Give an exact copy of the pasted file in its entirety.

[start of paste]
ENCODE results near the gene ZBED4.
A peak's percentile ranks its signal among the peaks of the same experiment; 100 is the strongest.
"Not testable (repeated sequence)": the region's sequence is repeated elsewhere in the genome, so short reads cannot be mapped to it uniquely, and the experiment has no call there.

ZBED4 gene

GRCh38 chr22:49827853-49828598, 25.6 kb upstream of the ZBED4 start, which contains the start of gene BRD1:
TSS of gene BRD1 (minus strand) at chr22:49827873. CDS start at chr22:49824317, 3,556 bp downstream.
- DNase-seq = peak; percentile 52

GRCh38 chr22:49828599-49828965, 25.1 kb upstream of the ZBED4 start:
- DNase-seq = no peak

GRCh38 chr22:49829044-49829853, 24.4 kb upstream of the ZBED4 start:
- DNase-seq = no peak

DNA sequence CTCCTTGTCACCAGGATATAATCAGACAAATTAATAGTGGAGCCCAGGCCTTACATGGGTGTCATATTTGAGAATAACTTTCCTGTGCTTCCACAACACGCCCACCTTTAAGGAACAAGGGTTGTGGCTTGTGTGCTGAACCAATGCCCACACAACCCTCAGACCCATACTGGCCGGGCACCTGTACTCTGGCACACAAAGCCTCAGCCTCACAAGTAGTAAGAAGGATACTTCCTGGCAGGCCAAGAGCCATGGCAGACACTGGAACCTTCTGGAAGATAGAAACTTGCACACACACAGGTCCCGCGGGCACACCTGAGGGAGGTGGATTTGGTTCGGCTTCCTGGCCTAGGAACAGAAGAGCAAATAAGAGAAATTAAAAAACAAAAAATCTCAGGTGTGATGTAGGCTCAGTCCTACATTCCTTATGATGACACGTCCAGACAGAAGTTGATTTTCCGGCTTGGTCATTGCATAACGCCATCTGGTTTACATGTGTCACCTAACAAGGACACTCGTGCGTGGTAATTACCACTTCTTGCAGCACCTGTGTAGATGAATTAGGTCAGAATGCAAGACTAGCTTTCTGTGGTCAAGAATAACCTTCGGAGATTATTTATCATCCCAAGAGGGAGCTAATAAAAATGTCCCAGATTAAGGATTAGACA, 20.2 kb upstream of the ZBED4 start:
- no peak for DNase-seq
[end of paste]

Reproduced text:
ENCODE results near the gene ZBED4.
A peak's percentile ranks its signal among the peaks of the same experiment; 100 is the strongest.
"Not testable (repeated sequence)": the region's sequence is repeated elsewhere in the genome, so short reads cannot be mapped to it uniquely, and the experiment has no call there.

ZBED4 gene

GRCh38 chr22:49827853-49828598, 25.6 kb upstream of the ZBED4 start, which contains the start of gene BRD1:
TSS of gene BRD1 (minus strand) at chr22:49827873. CDS start at chr22:49824317, 3,556 bp downstream.
- DNase-seq = peak; percentile 52

GRCh38 chr22:49828599-49828965, 25.1 kb upstream of the ZBED4 start:
- DNase-seq = no peak

GRCh38 chr22:49829044-49829853, 24.4 kb upstream of the ZBED4 start:
- DNase-seq = no peak

DNA sequence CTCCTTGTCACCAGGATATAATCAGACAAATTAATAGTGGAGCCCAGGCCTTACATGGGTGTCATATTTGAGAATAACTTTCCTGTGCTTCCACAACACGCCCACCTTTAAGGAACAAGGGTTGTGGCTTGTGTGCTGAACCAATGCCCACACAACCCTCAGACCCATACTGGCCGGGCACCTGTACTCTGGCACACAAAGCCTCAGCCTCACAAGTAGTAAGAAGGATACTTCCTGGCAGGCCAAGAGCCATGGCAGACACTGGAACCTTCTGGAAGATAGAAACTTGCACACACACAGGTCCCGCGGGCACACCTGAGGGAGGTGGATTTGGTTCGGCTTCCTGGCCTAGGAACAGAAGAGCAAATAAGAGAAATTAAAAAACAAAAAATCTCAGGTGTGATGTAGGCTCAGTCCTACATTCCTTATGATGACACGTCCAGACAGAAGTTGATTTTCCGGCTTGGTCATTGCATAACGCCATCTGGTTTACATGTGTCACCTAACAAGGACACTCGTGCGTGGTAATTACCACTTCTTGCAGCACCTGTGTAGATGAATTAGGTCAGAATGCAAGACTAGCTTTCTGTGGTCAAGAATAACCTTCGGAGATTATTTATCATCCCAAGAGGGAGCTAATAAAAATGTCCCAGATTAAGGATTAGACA, 20.2 kb upstream of the ZBED4 start:
- no peak for DNase-seq